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Sunday, August 2, 2015

Walking Angry Around the Block

This is me trying to remember that they're not small forever. This is me trying to remember to stay focused on success. This is me trying not to get angry that I am awake and that they are awake and that every single person in my house is still awake.

This is me trying to see the beauty in the world rather than the disaster. This is me trying to avoid the "if onlys:" if only Boy One would go to bed; if only Boy Two were already asleep.

This is the me trying not to scratch the eyeballs out of old, old women who tell me that these are the years I should treasure, these are the days I should hold close to my heart.

This is also Boy Two giggling about how funny it is that mommy is angry. This is also Boy One, overtired and unable to manage his emotions. This is also my husband, desperate for time with his woman, fully unable to successfully manage the small people in his care.

This is Sunday night, and my anger burns.

On my walk around the neighborhood, pulling Boy Two in the wonder wagon, I heard a familiar tune coming from one of the apartments. As I looked up, there was a young man in a black shirt and a black hat and khaki pants. He was poking at his phone, as we all do, and I looked at him for a moment as I tried to place the song.

"That's Korn, huh?" I asked, once I already knew the answer.

"Yeah, man," he replied. 

"Do you mind if I listen for awhile?"

"No, way, man. Listen all you eant. Not too many people appreciate Korn nowadays."

"Not too many people appreciate most of what they should," I said. 

We shared a moment there, listening to the sound of angry adolescence peal out of into the evening. I listened, knowing all of the words, yet strangely divorced from the meaning, slowly detaching from the world from which I and the music had come. 

When the song ended, the man took his last drag from his cigarette, then smashed it down on the edge of his balcony. The remains burst into a fire-show of glorious, burning ash, and as I watched, I thanked the goodness of the Earth that I had given up that habit long ago, allowing the warm thoughts of motherhood to overwhelm me.  It was like saying goodbye to myself as I slowly walked away, goodbye to life already lived, for when I was a child, I spoke as a child, I understood as a child, I thought as a child; but when I became grown, I put away childish things.

The breeze blew, and my anger cooled.

Farther down the block, I walked right through what appeared to be the end of a family reunion. On one side of the sidewalk was a man in his late thirty's and his beautiful wife, looking across the sidewalk at a line of similar looking family members. Children were running around everywhere, and one little girl was crying. Several people were speaking at once, talking about the South, about the heat and humidity, about how southern California is so much better than southern Arkansas.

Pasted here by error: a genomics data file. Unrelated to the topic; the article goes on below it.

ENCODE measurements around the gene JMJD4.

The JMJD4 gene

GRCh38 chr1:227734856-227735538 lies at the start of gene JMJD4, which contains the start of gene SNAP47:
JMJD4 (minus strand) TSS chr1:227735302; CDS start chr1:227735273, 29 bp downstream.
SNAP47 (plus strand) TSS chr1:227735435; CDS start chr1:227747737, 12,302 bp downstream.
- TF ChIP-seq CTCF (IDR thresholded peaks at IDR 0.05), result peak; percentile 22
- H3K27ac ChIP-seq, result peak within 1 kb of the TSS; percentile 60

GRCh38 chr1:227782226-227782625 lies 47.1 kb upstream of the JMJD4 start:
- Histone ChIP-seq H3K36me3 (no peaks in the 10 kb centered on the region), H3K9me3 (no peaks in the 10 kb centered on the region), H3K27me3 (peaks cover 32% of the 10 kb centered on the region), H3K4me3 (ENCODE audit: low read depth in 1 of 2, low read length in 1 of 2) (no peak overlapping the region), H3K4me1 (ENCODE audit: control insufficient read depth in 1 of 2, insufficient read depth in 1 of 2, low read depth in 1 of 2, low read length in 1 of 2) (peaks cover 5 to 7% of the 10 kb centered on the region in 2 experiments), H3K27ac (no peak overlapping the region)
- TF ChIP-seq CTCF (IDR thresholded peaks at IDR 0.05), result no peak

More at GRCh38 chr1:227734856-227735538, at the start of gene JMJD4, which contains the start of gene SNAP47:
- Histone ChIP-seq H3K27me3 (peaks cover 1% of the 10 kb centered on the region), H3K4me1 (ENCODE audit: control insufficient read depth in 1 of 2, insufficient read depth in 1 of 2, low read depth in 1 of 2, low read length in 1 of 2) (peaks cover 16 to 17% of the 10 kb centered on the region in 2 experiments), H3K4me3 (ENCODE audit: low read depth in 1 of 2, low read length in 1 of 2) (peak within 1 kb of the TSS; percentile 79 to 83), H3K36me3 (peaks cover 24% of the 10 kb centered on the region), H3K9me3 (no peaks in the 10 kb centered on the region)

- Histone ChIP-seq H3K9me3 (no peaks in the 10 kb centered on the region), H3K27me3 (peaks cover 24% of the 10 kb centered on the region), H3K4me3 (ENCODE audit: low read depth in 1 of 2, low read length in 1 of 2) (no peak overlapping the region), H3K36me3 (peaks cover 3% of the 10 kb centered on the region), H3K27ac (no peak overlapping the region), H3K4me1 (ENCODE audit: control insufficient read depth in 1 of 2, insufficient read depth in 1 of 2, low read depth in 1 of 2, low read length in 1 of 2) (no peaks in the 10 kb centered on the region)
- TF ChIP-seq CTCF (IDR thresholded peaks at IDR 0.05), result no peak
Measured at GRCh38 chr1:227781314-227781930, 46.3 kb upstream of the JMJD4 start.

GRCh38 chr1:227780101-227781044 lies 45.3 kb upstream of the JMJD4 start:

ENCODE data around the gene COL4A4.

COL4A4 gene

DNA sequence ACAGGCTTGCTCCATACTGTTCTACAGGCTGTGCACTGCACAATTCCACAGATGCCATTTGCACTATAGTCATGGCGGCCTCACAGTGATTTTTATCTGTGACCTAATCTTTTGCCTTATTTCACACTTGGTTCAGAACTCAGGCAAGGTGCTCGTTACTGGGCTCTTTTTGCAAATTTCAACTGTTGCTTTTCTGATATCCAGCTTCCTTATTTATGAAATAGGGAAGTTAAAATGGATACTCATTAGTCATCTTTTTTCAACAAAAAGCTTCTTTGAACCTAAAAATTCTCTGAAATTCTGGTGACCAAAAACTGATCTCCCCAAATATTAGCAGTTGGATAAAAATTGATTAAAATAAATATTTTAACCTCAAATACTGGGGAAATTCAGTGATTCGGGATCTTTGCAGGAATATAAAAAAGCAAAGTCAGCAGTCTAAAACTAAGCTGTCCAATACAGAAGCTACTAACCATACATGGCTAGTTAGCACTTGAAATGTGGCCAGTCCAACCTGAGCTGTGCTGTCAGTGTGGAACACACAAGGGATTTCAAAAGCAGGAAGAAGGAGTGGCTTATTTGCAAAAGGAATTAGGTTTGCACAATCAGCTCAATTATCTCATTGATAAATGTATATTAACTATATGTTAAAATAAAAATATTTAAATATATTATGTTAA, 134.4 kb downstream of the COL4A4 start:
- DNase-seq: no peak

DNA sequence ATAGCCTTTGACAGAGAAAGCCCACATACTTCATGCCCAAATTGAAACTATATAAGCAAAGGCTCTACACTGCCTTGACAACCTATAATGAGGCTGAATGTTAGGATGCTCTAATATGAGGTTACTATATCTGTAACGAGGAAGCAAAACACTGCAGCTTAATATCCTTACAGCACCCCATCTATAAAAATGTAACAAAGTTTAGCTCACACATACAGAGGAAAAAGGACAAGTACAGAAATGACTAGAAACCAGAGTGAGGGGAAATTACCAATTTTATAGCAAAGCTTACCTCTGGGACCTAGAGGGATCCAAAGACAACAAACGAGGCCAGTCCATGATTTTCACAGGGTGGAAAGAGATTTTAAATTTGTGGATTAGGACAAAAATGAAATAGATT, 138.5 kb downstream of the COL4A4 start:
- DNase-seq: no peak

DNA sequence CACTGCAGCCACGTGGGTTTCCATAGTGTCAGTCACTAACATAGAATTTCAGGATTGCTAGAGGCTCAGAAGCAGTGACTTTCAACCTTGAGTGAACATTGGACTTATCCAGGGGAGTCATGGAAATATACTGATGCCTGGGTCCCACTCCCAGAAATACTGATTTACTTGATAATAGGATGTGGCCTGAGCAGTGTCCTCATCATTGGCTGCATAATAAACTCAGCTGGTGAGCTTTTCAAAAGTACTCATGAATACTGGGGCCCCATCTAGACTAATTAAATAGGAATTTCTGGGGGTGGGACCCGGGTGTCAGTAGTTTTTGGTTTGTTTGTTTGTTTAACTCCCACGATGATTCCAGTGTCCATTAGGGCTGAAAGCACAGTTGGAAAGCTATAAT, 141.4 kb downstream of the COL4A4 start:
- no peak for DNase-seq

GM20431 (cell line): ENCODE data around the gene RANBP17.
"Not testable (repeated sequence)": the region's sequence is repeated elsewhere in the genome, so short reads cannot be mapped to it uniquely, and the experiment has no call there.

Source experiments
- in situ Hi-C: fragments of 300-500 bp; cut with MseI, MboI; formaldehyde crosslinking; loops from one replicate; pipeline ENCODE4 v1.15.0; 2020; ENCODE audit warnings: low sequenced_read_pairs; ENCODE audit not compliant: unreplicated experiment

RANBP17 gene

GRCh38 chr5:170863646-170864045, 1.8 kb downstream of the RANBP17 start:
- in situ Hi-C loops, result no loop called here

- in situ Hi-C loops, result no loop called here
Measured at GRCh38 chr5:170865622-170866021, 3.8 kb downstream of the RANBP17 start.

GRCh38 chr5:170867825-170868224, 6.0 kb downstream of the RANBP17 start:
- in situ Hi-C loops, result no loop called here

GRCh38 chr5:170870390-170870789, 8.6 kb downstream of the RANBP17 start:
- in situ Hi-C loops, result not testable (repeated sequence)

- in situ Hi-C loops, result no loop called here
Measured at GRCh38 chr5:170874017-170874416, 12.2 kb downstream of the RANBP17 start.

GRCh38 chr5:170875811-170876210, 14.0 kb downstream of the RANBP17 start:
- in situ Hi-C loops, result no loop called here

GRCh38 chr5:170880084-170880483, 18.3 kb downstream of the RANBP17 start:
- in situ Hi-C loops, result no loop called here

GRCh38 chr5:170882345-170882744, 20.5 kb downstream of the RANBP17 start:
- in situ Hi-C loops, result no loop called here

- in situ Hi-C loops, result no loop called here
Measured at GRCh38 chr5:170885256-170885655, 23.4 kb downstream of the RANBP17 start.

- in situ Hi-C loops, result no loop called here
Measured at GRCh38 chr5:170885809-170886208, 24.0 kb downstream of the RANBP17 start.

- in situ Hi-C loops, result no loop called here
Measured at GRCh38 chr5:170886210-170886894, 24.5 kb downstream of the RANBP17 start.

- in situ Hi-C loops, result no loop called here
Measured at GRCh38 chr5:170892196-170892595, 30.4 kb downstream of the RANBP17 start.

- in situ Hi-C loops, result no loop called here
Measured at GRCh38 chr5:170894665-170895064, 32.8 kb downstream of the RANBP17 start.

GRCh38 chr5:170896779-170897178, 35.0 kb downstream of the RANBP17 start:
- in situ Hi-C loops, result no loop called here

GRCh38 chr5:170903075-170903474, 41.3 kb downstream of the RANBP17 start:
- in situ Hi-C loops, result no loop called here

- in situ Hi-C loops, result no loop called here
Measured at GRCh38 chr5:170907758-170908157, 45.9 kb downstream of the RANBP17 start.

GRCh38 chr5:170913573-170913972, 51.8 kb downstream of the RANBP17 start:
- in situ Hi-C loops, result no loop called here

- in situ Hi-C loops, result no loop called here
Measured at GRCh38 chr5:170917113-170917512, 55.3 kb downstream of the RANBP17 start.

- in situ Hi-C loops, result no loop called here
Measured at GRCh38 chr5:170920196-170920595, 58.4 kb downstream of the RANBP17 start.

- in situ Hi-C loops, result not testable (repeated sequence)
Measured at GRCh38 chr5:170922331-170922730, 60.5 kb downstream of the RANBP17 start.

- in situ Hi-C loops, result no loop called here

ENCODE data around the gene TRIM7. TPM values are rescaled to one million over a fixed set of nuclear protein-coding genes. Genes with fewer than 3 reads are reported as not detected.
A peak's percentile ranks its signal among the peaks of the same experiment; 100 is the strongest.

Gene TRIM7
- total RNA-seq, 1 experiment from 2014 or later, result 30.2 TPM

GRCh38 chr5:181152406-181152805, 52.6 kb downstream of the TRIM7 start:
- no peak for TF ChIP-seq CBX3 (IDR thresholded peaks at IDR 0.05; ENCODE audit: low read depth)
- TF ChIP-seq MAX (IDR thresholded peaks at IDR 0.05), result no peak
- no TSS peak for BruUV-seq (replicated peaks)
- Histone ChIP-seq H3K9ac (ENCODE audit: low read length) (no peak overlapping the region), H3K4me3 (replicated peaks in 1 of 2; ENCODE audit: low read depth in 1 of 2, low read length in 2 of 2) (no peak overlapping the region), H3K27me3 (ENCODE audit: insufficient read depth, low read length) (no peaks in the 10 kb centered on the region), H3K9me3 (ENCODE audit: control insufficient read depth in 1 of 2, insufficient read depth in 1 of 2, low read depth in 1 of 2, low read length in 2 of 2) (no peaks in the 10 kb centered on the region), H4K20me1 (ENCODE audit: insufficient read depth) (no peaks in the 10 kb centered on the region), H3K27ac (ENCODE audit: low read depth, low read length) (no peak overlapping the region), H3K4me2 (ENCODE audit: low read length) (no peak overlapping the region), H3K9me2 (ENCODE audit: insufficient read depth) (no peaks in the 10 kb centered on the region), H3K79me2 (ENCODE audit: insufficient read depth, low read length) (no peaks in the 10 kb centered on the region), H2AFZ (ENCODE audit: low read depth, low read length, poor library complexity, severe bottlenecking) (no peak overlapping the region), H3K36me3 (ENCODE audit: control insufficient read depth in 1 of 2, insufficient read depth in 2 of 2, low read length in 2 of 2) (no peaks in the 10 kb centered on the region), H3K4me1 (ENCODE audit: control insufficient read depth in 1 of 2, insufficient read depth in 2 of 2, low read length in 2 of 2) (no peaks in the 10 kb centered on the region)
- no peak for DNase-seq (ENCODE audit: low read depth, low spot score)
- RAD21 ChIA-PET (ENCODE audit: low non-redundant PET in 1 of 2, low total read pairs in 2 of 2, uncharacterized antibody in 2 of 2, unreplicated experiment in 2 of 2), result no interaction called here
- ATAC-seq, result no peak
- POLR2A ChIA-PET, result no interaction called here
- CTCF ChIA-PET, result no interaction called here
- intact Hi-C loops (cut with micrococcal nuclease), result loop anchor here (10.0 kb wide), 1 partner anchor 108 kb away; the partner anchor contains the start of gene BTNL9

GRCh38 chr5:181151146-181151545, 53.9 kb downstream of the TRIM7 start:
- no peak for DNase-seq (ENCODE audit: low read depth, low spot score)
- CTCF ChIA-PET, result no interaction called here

"I agree that this is far better than Arkansas," I added, unasked. Everyone laughed, I smiled, and I kept walking.

Then, the darkness began to overcome the light, as the flags advertising my apartment complex began to rustle in the wind. I continued to walk: me, my wagon, and Boy Two, away from the noise of Boy One and his fumbling attempts to live in the world of my husband. I wished them both luck, as both of them will need it. Both of them will struggle to find and embrace their best selves when dealing with one another. When two humans are so much the same, it is hard to imagine how they will learn to get along in this life. I have yet to find a match so close to myself that when I look at her she reeks of me. As I was blessed with boys, perhaps I never will. May I now thank the universe for sparing me that particular challenge in this life. As far as I can see, I already have enough on my plate.

But as the sprinklers stopped and the Sun set I found myself back at the door of my apartment. Although I longed to remain outside, quiet and at home with the calm beauty that comes with the sunset, I know that my place is inside, inside with the man and the boys who are my family. May I find peace with them, and leave what remains of my anger outside, away from where I sleep, away from where I love. Made peace and calm pervade our home, and may it always be so.

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